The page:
The value of these condensed interviews lies not in their overall statement – we already know that heterosexuality is the norm all over the world. Instead, it lies in the questions themselves and the uneasiness of the answers their subjects give. A discomfort that comes from confusion over the questions – “But this is about heterosexuality?! Man and woman!” – as well as their personal nature, as questions that are usually directed to gay, lesbian or transgender people. Sometimes I did wonder whether the answers were not too correct, especially when a heterosexual couple answers that a penis is not required to have good sex: “You can also have foreplay”. That sounds a little too much like the respondents are trying not to offend the interviewer, who might just have a sex life that does not include a penis.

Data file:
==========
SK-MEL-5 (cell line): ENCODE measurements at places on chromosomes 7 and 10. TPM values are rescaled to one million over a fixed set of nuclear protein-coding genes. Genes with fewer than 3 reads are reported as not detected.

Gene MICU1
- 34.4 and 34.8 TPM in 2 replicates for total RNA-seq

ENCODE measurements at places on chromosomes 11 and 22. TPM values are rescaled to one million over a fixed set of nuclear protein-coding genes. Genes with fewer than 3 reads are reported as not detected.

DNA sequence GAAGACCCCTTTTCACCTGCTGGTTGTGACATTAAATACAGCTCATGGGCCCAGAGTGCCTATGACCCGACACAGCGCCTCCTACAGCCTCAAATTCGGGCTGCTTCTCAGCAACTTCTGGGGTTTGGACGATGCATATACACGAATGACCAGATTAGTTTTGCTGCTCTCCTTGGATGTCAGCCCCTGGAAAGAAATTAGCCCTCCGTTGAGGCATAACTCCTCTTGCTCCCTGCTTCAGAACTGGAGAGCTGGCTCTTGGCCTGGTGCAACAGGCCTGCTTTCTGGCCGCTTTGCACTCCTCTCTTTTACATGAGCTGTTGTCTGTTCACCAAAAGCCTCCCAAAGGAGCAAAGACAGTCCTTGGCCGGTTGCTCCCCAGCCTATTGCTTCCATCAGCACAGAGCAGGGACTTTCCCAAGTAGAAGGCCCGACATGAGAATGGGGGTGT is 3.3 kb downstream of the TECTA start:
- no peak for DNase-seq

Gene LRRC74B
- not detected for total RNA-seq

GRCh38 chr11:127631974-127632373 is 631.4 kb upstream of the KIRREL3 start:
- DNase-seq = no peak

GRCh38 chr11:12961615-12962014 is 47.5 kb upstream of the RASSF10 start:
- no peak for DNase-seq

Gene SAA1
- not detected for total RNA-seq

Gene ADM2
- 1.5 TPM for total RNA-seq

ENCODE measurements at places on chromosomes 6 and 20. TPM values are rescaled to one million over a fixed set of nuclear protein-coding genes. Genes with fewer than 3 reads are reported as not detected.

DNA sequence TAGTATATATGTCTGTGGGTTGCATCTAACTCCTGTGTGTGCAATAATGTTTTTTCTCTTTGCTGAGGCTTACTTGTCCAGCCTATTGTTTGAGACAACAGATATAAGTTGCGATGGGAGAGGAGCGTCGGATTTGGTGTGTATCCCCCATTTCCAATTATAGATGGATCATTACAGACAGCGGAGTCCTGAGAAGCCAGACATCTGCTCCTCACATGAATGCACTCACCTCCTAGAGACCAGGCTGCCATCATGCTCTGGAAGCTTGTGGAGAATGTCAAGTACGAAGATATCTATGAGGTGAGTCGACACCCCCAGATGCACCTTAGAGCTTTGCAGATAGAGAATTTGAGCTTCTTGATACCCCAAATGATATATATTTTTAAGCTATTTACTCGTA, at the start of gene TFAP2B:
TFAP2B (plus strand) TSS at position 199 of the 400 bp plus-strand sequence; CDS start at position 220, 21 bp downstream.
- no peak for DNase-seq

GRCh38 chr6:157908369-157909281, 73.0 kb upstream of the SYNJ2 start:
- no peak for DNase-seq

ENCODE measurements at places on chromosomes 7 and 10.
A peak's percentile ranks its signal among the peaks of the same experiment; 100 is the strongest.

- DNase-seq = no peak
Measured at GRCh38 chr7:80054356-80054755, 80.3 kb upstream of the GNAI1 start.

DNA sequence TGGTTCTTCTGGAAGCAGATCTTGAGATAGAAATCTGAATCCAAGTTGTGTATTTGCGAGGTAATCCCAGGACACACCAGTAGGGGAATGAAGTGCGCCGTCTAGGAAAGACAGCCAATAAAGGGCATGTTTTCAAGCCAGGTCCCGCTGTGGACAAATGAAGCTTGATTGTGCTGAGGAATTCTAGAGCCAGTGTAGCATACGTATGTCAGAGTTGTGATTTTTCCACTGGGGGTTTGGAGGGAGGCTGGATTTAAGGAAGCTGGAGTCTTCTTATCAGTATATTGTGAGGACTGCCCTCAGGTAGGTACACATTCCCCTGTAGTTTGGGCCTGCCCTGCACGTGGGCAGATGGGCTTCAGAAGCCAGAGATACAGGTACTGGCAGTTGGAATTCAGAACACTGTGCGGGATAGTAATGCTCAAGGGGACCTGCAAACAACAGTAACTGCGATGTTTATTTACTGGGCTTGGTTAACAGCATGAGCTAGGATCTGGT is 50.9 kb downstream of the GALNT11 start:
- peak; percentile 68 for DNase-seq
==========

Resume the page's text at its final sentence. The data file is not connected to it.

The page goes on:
The other video shown by Buur – clearly her central piece – is a documentary called Zonder hoop heb ik geen dromen (Without Hope I Have no Dreams): an intimate portrait of her father, who turned to the bottle and lost his grip on life after his seven-year-old son died from an unknown metabolic disease. The video consists of footage of Rowena visiting his father in his trailer mixed with old home videos of their family in better days: everyone still together, her father still sober. There is pain in almost every scene, but this is never thickened or dramatically underlined; nothing is made too heavy or sentimental, the pain is simply there, right in front of your eyes, caused by the stark contrast between a complete past and a broken now, between the dilapidated state of his father’s trailer and the heroic American flags that decorate his home, between the small talk they exchange and the grim reality of her father’s existence, between the longing to be seen and a vast distance caused by loss, grief and alcohol. Again, Rowena’s visual style is dry and without any effect or ornament, but his work is compelling because her subject is; the story is convincing because his approach is convincing. Not to mention the fact that making a graduation piece about the conflicted relationship with your alcoholic father is a courageous move. Such private subjects always carry the risk of becoming too personal, losing their possible relevance for a broader audience. Luckily, Rowena manages to skilfully balance between painfully personal and professionally distant.